An automated microfluidic system for mimicking the function of the blood flow to culture and test skin explants and 3D skin equivalents in a unique microenvironment so that natural skin properties and conditions are established.
Driven by the global need for reliable alternatives to animal models, this organ-on-a-chip technology offers integrated research processes for more realistic and cost-effective screening of chemicals, drugs, and cosmetic formulations.
It provides an advanced testing platform for preclinical safety and efficacy studies to contract research organizations (CROs), cosmetic and pharmaceutical manufacturers, and ingredient providers, as well as for disease studies and development of new organ models and assays to research labs.
In skin research, state-of-the-art alternatives to animal testing are real skin explants (ex vivo) or 3D skin equivalents reconstructed in the lab (in vitro). The methodologies currently used with these alternatives rely on very simple skin models and tedious manual operations. The human skin-on-a-chip system provides an automated platform for mimicking the function of the blood flow to culture and test skin explants and 3D skin equivalents in a unique controlled microenvironment.
The novelty of this technology are in the microfluidic devices for integrated culture and testing of tissue explants and 3D cell cultures. These devices are placed in a bespoken benchtop equipment for automating the testing procedures and minimise manual operations.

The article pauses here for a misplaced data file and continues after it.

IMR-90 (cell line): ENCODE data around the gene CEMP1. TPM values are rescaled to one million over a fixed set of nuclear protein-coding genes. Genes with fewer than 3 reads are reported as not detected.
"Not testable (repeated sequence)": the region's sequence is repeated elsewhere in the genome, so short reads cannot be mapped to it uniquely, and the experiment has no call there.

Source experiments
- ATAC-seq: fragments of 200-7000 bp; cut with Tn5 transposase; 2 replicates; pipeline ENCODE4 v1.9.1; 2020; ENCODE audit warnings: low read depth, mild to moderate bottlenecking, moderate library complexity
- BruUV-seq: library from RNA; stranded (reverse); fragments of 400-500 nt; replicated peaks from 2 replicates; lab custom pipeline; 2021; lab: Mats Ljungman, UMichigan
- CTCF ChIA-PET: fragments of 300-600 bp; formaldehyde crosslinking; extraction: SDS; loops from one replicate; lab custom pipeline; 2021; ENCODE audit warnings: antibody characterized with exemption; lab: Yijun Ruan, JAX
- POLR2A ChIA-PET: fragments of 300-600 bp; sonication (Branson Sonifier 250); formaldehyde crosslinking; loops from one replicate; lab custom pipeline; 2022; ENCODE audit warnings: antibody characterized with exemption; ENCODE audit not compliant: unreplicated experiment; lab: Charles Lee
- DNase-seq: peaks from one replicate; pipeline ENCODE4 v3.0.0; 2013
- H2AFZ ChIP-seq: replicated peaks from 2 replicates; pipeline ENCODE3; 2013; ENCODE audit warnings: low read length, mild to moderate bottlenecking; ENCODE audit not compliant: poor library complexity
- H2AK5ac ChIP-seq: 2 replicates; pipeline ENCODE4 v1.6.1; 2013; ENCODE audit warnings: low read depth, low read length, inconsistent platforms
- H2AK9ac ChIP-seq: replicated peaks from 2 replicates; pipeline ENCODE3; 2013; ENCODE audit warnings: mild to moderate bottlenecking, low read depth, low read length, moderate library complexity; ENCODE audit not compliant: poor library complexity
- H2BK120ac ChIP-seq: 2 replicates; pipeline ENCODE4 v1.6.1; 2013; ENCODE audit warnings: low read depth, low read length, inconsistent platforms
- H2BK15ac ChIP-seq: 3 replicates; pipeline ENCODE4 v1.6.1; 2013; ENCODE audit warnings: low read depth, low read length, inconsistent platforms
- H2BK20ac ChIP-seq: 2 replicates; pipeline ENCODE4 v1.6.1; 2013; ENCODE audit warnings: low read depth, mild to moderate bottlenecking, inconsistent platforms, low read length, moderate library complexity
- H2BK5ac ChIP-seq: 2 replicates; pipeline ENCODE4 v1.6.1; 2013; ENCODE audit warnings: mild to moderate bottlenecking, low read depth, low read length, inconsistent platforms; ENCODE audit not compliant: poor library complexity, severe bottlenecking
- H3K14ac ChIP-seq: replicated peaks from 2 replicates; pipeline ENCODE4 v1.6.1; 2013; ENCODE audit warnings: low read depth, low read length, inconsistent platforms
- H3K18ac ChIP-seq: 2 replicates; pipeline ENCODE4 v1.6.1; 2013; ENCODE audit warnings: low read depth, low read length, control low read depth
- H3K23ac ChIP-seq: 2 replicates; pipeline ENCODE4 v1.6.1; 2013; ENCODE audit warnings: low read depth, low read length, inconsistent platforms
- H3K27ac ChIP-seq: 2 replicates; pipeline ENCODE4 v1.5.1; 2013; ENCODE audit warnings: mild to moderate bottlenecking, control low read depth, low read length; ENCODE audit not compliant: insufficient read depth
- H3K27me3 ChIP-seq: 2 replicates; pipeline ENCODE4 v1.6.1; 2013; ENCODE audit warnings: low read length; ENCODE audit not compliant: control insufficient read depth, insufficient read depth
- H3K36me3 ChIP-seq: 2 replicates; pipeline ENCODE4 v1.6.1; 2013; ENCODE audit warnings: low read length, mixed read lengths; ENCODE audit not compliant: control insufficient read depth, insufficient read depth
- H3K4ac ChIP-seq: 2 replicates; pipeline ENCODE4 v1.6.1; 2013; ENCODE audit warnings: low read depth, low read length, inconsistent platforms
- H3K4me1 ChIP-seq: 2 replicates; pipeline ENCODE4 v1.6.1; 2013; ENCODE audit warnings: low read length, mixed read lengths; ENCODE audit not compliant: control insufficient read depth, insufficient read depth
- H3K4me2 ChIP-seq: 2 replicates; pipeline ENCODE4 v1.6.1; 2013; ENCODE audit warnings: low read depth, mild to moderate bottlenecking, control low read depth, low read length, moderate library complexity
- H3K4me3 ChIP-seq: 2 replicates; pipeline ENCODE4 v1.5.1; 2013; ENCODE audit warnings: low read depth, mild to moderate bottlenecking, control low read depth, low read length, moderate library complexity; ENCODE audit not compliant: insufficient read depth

Compared to conventional technology, it enables more realistic non-animal studies, higher throughput screening, a 10 time reduction in biomaterials consumption, and a 10 times reduction of specialized manpower.
The scalability and wide spectrum of screening applications of this technology make it a powerful tool for different markets:
· Skincare market, e.g. for permeation, irritation, and claim validation testing;
· Drug screening market, e.g. for safety, efficacy and pharmacokinetics studies in preclinical trials on other tissues and organ models
· Perecision cosmetics and precision medicine, e.g. in combination with stem cells technology to provide personalized screening of cosmetic and pharmaceutical products